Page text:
One year since Balakot: Lessons learnt from the Budgam Mi-17 crash

A day after the Indian Air Force’s Balakot air strike on February 27, as IAF fighters engaged in a dogfight with at least two dozen Pakistan Air Force fighters in the Nowshera sector along the Line of Control, a Mi-17 V-5 chopper belonging to the 154 Helicopter Unit crashed within ten minutes of taking off from Srinagar. 

Six air force personnel on board were killed in the crash along with a civilian. A Court of Inquiry (COI), conducted for nearly eight months, concluded that chopper was hit by the air force’s own Spyder air defence missile over Budgam. The COI confirmed that the crash was the result of ‘friendly fire’, what is also called ‘blue on blue’ in military parlance.

Calling it a rarest of rare incident in the history of Indian Air Force, Air Headquarters is taking measures to ensure such accident should not happen again.

A year after the accident, IAF headquarters is making sure that the laid down Standard Operating Procedures (SOP) are stringently followed, adopting a zero-tolerance approach to violations of such procedures.

“During course of COI, we have learnt that two important laid down procedures were not followed. First, Identification Friend or Foe (IFF) system was found to be switched off. And second, chopper was not directed to safe zone by the traffic controller. After the accident, all units and bases were send strict guidelines to adhere to the laid down procedures,”said an officer, based in Air Headquarters in Delhi.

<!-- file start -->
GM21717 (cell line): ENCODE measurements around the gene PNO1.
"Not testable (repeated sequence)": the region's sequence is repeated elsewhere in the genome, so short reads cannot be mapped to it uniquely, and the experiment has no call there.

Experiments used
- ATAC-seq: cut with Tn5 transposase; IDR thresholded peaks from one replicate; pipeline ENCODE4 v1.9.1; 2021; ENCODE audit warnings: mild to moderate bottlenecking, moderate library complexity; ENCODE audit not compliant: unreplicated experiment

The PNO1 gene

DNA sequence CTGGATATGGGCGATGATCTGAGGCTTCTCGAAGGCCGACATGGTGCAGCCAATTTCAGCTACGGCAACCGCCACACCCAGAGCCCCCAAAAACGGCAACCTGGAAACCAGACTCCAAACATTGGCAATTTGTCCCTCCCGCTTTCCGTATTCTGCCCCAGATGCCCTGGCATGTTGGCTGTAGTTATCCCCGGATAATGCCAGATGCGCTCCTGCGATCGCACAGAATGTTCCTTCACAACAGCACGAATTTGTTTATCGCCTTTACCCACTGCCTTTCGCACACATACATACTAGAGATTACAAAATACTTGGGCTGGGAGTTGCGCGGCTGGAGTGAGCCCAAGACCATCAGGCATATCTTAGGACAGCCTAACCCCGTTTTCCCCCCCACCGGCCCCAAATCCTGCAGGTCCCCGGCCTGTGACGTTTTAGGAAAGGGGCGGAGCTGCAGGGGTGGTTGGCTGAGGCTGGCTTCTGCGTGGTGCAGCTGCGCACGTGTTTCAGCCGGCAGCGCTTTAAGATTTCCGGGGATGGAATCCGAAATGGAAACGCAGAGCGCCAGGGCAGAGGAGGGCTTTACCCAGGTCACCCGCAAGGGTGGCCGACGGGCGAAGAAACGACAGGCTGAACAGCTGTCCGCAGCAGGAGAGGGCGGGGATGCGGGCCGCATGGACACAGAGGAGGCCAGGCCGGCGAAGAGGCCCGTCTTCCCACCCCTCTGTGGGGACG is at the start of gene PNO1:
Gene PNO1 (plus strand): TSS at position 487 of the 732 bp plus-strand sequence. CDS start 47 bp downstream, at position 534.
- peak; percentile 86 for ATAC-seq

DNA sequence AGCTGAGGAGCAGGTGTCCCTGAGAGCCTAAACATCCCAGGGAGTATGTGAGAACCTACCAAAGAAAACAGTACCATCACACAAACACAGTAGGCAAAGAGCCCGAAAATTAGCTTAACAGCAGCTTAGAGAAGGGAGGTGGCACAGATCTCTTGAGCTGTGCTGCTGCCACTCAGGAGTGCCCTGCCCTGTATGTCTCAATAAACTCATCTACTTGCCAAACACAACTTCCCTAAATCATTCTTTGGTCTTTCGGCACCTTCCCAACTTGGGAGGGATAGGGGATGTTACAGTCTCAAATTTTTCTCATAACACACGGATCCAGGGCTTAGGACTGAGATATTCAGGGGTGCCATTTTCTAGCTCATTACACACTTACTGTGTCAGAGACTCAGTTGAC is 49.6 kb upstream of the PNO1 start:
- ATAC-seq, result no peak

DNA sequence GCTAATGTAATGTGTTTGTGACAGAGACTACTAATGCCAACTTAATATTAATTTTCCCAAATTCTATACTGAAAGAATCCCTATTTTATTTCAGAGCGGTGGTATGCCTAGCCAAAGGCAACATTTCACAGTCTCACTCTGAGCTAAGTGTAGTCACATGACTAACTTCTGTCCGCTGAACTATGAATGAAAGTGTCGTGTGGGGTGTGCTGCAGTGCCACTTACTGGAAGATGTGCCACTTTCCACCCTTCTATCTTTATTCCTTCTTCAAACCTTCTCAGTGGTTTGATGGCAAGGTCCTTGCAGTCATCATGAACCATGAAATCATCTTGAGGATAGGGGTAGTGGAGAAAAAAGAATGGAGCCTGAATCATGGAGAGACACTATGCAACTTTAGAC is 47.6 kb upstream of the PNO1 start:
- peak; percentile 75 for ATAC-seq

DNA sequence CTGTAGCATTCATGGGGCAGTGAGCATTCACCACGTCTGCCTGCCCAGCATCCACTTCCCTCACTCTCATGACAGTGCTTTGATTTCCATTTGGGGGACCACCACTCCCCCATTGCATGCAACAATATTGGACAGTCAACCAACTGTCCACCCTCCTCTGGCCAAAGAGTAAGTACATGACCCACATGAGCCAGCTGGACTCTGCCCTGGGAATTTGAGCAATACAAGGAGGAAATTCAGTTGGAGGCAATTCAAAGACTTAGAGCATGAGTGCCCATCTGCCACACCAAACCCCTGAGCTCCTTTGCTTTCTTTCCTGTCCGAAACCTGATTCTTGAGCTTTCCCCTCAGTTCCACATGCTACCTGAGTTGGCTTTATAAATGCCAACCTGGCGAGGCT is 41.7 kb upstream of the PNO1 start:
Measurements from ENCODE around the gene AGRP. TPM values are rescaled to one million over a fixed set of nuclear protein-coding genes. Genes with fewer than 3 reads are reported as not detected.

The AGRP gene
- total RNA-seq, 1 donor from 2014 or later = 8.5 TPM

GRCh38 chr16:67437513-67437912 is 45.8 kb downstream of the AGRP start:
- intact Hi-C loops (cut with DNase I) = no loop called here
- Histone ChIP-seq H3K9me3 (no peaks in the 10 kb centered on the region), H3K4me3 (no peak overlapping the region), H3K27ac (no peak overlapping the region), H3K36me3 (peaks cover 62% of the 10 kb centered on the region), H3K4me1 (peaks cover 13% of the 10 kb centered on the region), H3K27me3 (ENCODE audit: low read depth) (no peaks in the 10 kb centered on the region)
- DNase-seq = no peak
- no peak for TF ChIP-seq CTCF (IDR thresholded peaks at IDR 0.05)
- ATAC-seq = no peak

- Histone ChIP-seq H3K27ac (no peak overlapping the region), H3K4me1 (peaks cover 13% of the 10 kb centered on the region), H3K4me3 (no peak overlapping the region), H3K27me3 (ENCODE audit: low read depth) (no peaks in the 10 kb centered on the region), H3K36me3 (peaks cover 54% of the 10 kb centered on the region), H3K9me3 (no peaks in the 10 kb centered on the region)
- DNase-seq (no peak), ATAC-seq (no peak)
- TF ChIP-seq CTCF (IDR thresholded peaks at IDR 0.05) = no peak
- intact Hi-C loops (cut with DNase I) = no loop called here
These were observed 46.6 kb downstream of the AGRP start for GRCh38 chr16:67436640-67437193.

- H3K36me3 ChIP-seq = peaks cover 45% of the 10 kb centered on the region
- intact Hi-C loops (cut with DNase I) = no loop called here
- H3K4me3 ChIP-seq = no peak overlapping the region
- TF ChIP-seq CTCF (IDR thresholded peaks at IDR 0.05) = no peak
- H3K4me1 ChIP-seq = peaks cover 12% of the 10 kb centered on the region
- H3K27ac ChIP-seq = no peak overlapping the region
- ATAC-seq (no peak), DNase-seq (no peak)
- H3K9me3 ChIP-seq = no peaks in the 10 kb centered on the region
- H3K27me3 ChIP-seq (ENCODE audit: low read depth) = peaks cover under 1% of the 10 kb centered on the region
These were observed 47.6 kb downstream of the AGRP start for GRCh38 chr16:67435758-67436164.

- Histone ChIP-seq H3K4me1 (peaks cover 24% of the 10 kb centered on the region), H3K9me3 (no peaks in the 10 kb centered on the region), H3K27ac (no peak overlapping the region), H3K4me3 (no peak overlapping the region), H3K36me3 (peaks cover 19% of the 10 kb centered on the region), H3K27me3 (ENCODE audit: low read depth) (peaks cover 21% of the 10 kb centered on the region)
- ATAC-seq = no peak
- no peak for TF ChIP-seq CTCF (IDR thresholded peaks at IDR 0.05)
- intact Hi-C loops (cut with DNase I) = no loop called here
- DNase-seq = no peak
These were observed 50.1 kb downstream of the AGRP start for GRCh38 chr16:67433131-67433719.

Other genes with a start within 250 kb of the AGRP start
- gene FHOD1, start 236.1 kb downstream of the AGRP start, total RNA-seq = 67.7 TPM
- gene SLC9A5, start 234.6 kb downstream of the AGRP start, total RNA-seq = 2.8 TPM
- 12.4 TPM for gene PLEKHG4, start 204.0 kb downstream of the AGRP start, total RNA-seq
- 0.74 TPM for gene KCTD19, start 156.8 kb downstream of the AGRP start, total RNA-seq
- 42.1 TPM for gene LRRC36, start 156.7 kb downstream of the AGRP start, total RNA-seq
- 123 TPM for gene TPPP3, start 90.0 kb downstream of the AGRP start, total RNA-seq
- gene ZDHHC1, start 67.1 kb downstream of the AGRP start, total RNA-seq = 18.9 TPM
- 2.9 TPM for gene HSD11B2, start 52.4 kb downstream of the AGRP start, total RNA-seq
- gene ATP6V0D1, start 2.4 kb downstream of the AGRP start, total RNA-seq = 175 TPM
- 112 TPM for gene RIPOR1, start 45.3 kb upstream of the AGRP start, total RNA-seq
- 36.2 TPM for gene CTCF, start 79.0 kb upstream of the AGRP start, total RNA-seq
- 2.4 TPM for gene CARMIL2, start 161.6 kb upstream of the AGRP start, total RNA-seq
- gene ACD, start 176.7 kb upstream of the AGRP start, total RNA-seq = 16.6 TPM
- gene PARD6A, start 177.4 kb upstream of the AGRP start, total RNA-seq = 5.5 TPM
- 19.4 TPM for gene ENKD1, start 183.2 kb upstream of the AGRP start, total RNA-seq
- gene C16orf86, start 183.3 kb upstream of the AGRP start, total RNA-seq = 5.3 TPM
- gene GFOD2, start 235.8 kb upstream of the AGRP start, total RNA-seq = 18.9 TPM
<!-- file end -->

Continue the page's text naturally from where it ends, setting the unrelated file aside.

The officer added, “In case of deviation of SoP, strict disciplinary action will be taken against the involved officer.” IFF is installed in all military aircraft, which is a transponder-based identification device that communicates with radars to establish whether an aircraft is friendly or from the enemy. During a combat situation, air traffic controllers give a path to all aircraft and helicopters to fly in a green corridor.

IAF is also working out the integration issue that cropped up during the accident. “It is also being looked into [whether the] missile could have avoided hitting its own machine if both platforms were compatible to each other,” the official added. The Mi-17 was a Russian chopper while the Spyder air defence missile was from Israel.

Both the chief operations officer and senior air traffic control officer at the Srinagar base were found guilty by the COI, with both of them facing court martial proceedings.

Six air force personnel on board were killed in the crash. The helicopter was flown by Squadron Leader Siddharth Vashisht with other members—Squadron Leader Ninad Mandvgane, Kumar Pandey, Sergeant Vikrant Sehrawat, Corporals Deepak Pandey and Pankaj Kumar.

Both pilots of the ill-fated chopper were posthumously awarded the Vayu Sena medal for gallantry. ‘Mention-in-Despatches’ were also posthumously awarded to four other IAF personnel in last month’s Republic Day.

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